- Text fields and dropdowns and radios oh my! Usability testing online surveys (and forms): Eva Kaniasty
- Improving Your Surveys and Questionnaires with Cognitive Interviewing: Jean Fox, Jennifer Edgar, and Scott Fricker
Cognitive interviewing is a technique that I had only seen used on TV shows like CSI where the police are interviewing a witness and using verbal probes to try to improve recall of an event. But the technique can also be applied to UX research. It’s not all that different from the think-aloud protocol in usability testing. These sessions discussed the use of cognitive interviews specifically in the design and pretesting of surveys. Like think-aloud, cognitive interviewing can be done either concurrently (while filling out the survey) or retrospectively (looking back at the survey after completion). It can also be done with verbal probes by the moderator or as a more traditional think-aloud.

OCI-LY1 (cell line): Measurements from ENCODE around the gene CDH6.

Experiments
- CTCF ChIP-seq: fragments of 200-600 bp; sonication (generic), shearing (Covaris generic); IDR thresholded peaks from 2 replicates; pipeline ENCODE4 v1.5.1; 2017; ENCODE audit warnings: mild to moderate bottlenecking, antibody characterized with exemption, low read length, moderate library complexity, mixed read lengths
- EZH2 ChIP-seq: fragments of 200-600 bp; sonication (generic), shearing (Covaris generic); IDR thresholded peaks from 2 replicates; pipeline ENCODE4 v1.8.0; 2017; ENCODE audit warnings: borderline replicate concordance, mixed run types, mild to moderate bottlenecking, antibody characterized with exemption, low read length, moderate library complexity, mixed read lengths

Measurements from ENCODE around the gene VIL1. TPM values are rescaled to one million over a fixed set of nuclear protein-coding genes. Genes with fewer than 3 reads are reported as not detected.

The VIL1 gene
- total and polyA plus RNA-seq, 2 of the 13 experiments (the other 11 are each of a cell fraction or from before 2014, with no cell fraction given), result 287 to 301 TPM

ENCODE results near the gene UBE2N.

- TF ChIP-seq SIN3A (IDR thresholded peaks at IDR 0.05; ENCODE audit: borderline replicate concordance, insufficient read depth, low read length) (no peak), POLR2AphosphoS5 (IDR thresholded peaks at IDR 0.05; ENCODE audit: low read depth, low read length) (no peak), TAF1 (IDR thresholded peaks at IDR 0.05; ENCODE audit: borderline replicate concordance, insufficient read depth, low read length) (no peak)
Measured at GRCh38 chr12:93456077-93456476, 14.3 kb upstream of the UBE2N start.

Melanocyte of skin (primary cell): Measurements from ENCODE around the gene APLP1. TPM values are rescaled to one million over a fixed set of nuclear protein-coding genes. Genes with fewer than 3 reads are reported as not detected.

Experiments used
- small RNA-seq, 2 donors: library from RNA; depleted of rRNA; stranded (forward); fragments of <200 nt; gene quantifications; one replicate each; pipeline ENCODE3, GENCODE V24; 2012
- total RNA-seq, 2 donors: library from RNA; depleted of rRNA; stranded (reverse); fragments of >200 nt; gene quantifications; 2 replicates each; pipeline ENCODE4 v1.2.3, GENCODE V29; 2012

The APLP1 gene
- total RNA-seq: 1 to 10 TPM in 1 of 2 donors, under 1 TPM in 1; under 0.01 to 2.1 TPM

The goal is to see whether the respondents’ interpretation of the questions is what the designers of the survey intended. The method focuses on several stages of the respondent’s processing of each question: comprehension, retrieval of information from memory, judging the relevance of the information, and answering the question. Having the respondents talk about their thought process for each of these stages allows you to see possible disconnects with the designer’s intention. For more information about cognitive interviewing to evaluate surveys, check out the following:
- What Do Our Respondents Think We’re Asking? Using Cognitive Interviewing to Improve Medical Education Surveys
- Cognitive Interviewing: A Tool for Improving Questionnaire Design (book)
- How cognitive interviewing can improve your questionnaire design
- Using Cognitive Interviews to Improve Survey Instruments